click here for the revised schedule
BANGOR, Maine – The remnants of Tropical Depression Danny pelted Maine Saturday and forced a flood watch until noon Sunday for coastal counties, but the American Folk Festival went on Saturday afternoon and evening.
Rain and increasing winds forced changes to the folk festival schedule. Bangor had received about three-quarters of an inch of rain by 4:30 p.m., the National Weather Service office in Caribou reported.
The two main stage areas that are tented during the festival, the Penobscot Stage and the Dance Pavilion, were in use Saturday as organizers attempted to keep musicians and festival-goers dry.
Folk festival executive director Heather McCarthy said there were some muddy spots on the festival grounds but Bangor’s public works department and festival volunteers were “working like yeomen” to make it easy for people to get around the site on the waterfront.
“There are some spots where it’s kind of soggy, but we’re doing our best to do whatever we can so people aren’t slipping in the mud or tracking it on to the dance floor,” she said.
Music is expected to go on until 10:30 p.m. Saturday. Irish group Cherish the Ladies will wrap up the evening at the Penobscot Stage, while Jamaican reggae musician Clinton Fearon will close the night at the Dance Pavilion.
Festival-goers attended despite the rain and unseasonal temperatures in the mid-50s.
“The stages that are going are full,” McCarthy said. “There are a lot of people enjoying what’s going on there.”
To see the rest of Saturday’s schedule, go to www.americanfolkfestival.com.
Winds overnight in the Bangor area are expected to be about 12 mph with gusts up to 18 mph, the National Weather Service said.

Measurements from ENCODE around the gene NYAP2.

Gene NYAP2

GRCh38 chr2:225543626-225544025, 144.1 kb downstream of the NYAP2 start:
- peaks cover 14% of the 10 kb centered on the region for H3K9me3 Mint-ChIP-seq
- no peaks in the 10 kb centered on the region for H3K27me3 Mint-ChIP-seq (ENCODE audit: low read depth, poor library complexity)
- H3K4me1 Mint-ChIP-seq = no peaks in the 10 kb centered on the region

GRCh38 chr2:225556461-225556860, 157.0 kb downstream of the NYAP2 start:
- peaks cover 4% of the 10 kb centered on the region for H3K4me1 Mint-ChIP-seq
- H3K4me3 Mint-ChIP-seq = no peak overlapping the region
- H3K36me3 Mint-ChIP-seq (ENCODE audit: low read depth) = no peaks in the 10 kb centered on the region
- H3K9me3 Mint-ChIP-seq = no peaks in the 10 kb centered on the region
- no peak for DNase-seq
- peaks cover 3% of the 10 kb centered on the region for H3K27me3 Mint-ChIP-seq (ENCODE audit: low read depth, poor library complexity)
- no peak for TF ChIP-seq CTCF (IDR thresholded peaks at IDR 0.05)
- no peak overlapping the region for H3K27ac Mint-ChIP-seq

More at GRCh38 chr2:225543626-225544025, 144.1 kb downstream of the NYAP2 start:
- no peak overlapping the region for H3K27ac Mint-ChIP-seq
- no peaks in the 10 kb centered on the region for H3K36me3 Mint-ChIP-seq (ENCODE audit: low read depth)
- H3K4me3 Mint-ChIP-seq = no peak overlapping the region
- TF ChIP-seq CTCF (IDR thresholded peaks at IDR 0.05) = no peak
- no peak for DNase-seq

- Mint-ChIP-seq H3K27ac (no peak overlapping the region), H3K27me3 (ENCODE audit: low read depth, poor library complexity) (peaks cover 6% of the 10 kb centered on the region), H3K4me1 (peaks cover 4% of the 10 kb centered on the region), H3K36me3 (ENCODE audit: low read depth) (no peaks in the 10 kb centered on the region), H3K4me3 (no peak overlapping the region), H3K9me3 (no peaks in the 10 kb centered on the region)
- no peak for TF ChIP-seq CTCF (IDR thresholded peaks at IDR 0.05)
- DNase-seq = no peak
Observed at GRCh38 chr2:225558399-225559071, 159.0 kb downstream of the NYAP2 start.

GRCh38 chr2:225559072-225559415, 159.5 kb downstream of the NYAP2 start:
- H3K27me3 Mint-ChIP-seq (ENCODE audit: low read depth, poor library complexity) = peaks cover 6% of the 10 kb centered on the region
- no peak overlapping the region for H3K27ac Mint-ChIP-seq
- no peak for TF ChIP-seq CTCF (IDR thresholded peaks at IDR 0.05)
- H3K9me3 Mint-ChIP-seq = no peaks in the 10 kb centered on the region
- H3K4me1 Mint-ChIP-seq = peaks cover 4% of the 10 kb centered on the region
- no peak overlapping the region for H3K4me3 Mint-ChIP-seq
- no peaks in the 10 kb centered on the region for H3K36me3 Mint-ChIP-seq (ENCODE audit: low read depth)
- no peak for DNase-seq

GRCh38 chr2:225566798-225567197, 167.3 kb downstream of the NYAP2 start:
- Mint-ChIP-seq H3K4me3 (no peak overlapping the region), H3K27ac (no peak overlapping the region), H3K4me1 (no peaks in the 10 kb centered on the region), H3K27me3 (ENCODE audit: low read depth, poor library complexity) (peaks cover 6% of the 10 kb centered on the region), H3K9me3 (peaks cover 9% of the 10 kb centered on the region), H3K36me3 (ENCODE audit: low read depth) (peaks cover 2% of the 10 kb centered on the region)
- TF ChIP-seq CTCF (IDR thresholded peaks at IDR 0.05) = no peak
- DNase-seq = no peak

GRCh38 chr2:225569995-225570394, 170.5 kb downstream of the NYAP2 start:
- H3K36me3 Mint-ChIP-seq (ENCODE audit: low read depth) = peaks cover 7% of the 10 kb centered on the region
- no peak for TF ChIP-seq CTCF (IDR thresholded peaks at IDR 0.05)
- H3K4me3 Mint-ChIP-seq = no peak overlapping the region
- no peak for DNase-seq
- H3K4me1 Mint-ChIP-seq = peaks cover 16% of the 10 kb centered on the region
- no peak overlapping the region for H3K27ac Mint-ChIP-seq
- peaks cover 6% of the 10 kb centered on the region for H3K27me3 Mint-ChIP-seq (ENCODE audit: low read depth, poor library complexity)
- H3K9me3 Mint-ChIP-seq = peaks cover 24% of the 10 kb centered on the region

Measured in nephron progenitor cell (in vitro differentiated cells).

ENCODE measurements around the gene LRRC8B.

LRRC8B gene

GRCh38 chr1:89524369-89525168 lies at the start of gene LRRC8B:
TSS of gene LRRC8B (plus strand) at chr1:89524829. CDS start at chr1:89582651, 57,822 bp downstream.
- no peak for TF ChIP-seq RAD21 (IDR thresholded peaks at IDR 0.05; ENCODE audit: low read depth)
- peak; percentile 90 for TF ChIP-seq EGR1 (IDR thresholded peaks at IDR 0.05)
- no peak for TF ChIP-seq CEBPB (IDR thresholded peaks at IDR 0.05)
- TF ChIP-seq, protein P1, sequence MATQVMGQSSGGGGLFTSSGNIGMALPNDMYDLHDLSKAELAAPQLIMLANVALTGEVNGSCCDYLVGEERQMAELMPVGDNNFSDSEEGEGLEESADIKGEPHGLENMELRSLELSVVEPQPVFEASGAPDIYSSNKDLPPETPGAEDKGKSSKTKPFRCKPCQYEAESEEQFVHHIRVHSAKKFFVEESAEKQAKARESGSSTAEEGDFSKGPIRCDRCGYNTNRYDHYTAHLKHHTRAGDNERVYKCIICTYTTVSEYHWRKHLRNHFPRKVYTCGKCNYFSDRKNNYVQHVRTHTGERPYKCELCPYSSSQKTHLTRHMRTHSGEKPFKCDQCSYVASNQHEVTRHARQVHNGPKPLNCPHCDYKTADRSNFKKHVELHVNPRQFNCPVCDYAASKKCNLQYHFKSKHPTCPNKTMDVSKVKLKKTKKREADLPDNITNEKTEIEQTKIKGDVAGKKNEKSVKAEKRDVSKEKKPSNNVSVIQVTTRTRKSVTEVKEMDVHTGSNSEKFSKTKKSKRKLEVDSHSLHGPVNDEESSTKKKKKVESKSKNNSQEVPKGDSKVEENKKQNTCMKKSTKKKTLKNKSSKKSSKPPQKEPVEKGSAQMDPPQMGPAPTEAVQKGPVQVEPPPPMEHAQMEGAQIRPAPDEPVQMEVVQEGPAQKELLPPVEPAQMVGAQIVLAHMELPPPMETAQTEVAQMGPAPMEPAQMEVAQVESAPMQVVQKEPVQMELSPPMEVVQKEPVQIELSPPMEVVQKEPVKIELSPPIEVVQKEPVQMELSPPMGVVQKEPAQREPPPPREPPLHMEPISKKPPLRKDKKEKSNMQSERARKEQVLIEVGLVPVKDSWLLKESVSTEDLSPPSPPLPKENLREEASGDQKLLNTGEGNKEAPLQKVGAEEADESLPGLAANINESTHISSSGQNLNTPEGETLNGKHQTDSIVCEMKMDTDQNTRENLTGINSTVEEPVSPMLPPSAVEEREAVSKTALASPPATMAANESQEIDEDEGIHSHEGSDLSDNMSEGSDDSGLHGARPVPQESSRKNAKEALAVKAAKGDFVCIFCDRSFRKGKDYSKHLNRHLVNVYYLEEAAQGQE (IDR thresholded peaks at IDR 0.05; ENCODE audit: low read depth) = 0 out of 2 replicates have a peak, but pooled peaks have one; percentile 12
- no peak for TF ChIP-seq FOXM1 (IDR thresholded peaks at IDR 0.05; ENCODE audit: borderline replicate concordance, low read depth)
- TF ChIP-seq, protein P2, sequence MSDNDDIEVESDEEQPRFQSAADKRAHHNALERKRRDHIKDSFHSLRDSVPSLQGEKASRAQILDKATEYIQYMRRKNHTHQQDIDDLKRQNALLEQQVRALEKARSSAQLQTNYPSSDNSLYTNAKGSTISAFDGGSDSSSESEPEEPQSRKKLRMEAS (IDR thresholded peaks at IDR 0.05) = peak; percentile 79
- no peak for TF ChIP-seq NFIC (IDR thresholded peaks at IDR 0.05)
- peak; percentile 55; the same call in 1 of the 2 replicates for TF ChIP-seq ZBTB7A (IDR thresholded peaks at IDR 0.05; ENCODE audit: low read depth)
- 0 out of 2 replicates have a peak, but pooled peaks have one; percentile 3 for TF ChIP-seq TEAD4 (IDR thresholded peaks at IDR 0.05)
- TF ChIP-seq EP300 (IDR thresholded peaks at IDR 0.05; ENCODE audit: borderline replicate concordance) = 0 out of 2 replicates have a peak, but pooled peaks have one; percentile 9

The festival will proceed Sunday as scheduled with a noon start.
The weather service issued late Saturday morning a flood watch for northern, central and coastal Washington County and coastal Hancock County, along with areas of southeastern Maine.
Rainfall totals of 2-4 inches are expected over the watch area, with up to 5 inches possible along higher coastal terrain. Higher winds are expected along the coast, with winds around 25 mph and gusts into the 30s.
There were no surf warnings issued as of late Saturday afternoon.
The watch is in effect from through noon Sunday, with the heaviest precipitation coming Saturday evening when up to 1 inch per hour is expected. The weather service warned small stream flooding, road flooding and closures are possible.
The weather outlook is expected to improve Sunday as Danny’s remnants move past Maine. The forecast for the Bangor area is partly cloudy skies with a high of 72 degrees and a 20 percent chance of precipitation.